|Publication number||US3849784 A|
|Publication date||19 Nov 1974|
|Filing date||14 Nov 1973|
|Priority date||25 Nov 1972|
|Also published as||DE2257818A1, DE2257818B2, DE2257818C3|
|Publication number||US 3849784 A, US 3849784A, US-A-3849784, US3849784 A, US3849784A|
|Original Assignee||Robot Foto Electr Kg|
|Export Citation||BiBTeX, EndNote, RefMan|
|Patent Citations (2), Referenced by (20), Classifications (14)|
|External Links: USPTO, USPTO Assignment, Espacenet|
United States Patent Holzapfel 1 Nov. 19, 1974 Co. KG, Dusseldorf-Benrath, Germany  Filed: Nov. 14, 1973  Appl. No.: 415,508
 Foreign Application Priority Data Nov. 25, 1972 Germany 2257818  U.S. Cl 346/107 VP, 340/38 R, 354/109  Int. Cl. G0ld 1/12  Field of Search 340/38 R; 346/107 VP  References Cited UNlTED STATES PATENTS $060,434 10/1962 Biedermann ..346/107 VP 3,165,373 l/l965 Scott 346/107 VP Primary Examiner-Thomas B. Habecker Attorney, Agent, or Firm-Darbo, Robertson & Vandenburgh 57 ABSTRACT.
A traffic monitoring apparatus includes a camera and a photoflash unit to automatically take a picture of a vehicle illegally entering an intersection against a stop light. The camera simultaneously takes a picture of a time display device. One of the times indicated on that device is derived from an electronic digital counter. To ameliorate the problem of false counts in the counter caused by the opening of the switch which initiates the photoflash, a Zener diode and a capacitor are connected in parallel with that switch.
8 Claims, 4 Drawing F ignres VEHICLE DETECTOR PHOTOFLASH CONTROL UNIT Mi CONTROL UNIT 44 42 (CLOCK 26 CAMERA PHOTOFLASH 72 47 UNIT FILM TRANSPORT MOTOR PM WL 649,784
SHEET 3 0F 4 4O VEHiCL E DETECTOR- zmw UNIT 44 CONTROL UNIT I J. 42 LCLOCK 46 g CAMERA i 7 I PHOTOFLASH Q UNIT Y v FILM F/g.3
TRANSPORT I MOTOR PATENT 141 1 9mm saw no; 4
mm wQE we m9 v9 m y N mm. om J l /.v mm n 7 mm mm mm wm -1 T fl mm. v w T v@ mm m mm v APPARATUS FOR MONITORING TRAFFIC BACKGROUND AND SUMMARY OF THE INVENTION A pending patent application Ser. No. 373,966, filed June 27, 1973, on which Herbert Maronde and I are the inventors, and assigned to the same assignee, relates to an apparatus for monitoring traffic at a road intersection, at which there is a traffic control light having a stop period. The monitoring apparatus comprises a photographic camera which is arranged to be actuated by a sensor. The sensor is responsive to a vehicle entering the intersection during the stop period. The camera takes a photograph of both the intersection and a time meter. According to the above mentioned pending patent application, the time meter indicates time with an accuracy of at least tenths of seconds. There is a memory and time display device to which the reading of the time meter is automatically transferred at the beginning of the stop period. The time display device is photographed together with said time meter and said road intersection. In a preferred embodiment the time meter is an electronic digital counter. The counter reading of the digits of said digitial counter corresponding to the small time units are transferred to a register by a control impulse produced at the beginning of the stop period. Thereby the exact moment, when the traffic control lights have changed to stop phase. is stored, and when a vehicle enters the road interscction contrary to traffic regulations a record is made not only of the time when the photograph is taken but also the relation of this time to the previous moment when the traffic control lights had changed to stop."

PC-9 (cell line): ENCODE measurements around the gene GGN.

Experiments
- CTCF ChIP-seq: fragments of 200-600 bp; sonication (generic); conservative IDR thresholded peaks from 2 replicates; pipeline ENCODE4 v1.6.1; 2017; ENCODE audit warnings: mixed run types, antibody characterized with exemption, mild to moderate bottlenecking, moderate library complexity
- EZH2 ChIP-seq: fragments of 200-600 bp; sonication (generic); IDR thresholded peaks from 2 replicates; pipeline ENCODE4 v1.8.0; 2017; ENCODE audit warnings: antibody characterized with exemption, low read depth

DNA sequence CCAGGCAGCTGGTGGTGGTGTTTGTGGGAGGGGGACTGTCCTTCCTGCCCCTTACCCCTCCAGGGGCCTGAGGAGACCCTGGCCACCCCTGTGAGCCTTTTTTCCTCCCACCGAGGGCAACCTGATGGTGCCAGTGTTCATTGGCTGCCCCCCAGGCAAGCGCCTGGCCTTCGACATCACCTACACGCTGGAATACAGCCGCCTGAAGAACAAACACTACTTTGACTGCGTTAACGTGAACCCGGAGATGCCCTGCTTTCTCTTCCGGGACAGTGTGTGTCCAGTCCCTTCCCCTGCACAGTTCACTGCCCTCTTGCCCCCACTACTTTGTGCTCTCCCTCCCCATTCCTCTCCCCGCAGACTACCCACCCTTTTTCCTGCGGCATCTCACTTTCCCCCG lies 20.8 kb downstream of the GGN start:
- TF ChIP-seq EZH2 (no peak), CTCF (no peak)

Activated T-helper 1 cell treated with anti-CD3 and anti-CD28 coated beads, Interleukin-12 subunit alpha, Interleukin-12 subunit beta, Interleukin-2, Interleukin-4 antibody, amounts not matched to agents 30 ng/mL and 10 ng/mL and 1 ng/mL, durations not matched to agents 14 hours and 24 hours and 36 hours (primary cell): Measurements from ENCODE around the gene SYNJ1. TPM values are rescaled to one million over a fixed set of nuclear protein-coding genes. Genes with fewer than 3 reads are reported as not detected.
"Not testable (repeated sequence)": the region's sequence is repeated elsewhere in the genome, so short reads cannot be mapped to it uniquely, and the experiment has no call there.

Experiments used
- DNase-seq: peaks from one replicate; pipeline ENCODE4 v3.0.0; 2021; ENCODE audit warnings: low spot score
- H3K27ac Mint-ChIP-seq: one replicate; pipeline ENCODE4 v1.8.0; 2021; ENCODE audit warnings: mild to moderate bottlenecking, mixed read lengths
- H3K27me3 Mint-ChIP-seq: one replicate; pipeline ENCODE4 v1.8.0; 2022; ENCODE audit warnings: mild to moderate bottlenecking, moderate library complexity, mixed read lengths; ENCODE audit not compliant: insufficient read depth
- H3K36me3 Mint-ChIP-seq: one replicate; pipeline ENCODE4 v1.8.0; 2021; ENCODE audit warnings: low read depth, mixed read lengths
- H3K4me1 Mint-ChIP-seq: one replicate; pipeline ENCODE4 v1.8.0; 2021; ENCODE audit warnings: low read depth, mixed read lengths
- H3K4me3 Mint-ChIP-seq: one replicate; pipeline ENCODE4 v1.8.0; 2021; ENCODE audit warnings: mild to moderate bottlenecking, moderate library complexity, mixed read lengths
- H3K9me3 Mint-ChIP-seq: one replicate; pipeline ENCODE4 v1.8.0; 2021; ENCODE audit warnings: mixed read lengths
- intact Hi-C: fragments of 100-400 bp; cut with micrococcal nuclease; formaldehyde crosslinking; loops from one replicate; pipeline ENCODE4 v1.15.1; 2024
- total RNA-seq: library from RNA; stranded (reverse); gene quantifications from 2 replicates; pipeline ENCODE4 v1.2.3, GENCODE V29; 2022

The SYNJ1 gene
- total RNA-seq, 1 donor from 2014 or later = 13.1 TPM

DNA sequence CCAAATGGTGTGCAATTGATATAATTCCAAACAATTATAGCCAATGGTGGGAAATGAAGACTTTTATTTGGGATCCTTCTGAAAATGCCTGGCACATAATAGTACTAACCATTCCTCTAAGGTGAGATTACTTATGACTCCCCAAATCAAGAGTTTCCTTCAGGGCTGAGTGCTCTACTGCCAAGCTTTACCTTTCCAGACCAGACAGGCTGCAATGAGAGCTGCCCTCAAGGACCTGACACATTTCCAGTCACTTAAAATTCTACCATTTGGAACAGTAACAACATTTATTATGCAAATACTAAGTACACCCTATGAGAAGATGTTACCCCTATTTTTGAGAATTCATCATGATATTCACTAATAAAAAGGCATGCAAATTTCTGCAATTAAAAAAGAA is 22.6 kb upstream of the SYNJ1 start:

There have also been prior art apparatus for monitoring a road intersection in which an electronic flashlight is triggered simultaneously with the photographic exposure, in order to take a satisfactory photograph of the vehicle and ofthe traffic situation independently of environmental illumination conditions. Such an electronic flash is generated by discharging a storage capacitor, which has previously been charged to an operating voltage of, for example, 500 volts, through a noble-gas-filled discharge tube, whereby an extremely short and extremely high discharge current is caused to flow. This discharge tube (electronic or photoflash tube) has a triggering electrode. A high voltage peak is applied to the triggering electrode, thereby initiating the discharge through the electronic flash tube. In the prior art, a triggering capacitor is charged through a charging resistor. The triggering capacitor is usually charged to a partial voltage derived by a voltage divider from the operating voltage. In order to trigger the flash,
a circuit is closed through a triggering contact, whereby the triggering capacitor is discharged through the primary winding of a triggering transformer. Said triggering electrode is connected to the secondary winding of this triggering transformer.
If anelectronic flashlight apparatus of this type is to be used in combination with a traffic monitoring device as described in the specification of said patent application Ser. No. 373,966 and comprising an electronic digital counter, there will be unexpected problems, in that, surprisingly. the counter reading may be wrong. A wrong counter reading and, therefore, a wrong time indication is, of course, detrimental to an apparatus of the present type, which is to produce evidence in court. I have found that the problems encountered are due to the fact that the voltage peaks occurring in the primary circuit of said triggering transformer, when the triggering contact is opened after having been closed during the actuation of the camera, will affect the electronic circuits of the counter, thereby producing an error in the counter reading.